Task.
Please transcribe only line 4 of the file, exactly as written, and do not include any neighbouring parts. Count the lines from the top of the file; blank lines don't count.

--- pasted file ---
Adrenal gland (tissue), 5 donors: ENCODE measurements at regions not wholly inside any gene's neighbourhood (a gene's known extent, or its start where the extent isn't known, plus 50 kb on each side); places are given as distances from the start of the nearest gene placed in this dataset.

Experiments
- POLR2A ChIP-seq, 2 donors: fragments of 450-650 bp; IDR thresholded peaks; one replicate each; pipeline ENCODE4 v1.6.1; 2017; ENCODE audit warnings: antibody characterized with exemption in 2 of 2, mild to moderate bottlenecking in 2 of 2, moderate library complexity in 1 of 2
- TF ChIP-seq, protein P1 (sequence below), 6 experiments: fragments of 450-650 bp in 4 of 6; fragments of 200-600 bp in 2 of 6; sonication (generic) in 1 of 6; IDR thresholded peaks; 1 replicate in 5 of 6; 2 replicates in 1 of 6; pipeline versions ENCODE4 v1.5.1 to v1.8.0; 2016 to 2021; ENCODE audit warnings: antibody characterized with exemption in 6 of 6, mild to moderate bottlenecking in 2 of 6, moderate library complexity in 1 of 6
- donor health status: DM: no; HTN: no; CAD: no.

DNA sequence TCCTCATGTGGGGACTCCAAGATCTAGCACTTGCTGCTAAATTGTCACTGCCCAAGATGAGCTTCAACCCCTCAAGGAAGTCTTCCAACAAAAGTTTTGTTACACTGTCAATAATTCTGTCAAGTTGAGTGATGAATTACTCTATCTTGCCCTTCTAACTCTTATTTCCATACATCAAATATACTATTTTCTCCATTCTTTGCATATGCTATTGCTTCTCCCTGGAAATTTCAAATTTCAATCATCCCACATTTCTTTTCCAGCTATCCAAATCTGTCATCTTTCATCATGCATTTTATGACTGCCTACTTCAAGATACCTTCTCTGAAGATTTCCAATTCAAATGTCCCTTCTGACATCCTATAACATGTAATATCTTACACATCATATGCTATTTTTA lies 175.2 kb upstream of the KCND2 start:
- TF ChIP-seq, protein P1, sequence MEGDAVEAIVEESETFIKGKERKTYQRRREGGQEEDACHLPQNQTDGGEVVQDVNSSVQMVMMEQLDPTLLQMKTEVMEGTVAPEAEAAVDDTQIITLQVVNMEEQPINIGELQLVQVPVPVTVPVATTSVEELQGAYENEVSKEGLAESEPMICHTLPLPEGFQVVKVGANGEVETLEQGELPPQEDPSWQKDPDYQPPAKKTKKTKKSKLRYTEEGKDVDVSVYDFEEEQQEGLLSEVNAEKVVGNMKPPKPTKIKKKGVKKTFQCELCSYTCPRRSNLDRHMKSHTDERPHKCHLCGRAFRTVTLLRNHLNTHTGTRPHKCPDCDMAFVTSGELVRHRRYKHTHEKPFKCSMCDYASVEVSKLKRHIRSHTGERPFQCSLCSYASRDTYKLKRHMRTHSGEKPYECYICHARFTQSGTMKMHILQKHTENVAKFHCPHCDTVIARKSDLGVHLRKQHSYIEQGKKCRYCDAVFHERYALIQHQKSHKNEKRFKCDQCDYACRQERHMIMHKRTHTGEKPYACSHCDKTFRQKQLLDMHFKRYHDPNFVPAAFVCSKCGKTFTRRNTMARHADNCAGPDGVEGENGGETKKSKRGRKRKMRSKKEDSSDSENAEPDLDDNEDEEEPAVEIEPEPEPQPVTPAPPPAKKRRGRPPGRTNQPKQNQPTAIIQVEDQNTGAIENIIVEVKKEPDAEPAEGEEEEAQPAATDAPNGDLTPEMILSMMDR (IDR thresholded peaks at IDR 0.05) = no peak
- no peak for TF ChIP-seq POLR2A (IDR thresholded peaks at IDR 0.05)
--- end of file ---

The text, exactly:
- TF ChIP-seq, protein P1 (sequence below), 6 experiments: fragments of 450-650 bp in 4 of 6; fragments of 200-600 bp in 2 of 6; sonication (generic) in 1 of 6; IDR thresholded peaks; 1 replicate in 5 of 6; 2 replicates in 1 of 6; pipeline versions ENCODE4 v1.5.1 to v1.8.0; 2016 to 2021; ENCODE audit warnings: antibody characterized with exemption in 6 of 6, mild to moderate bottlenecking in 2 of 6, moderate library complexity in 1 of 6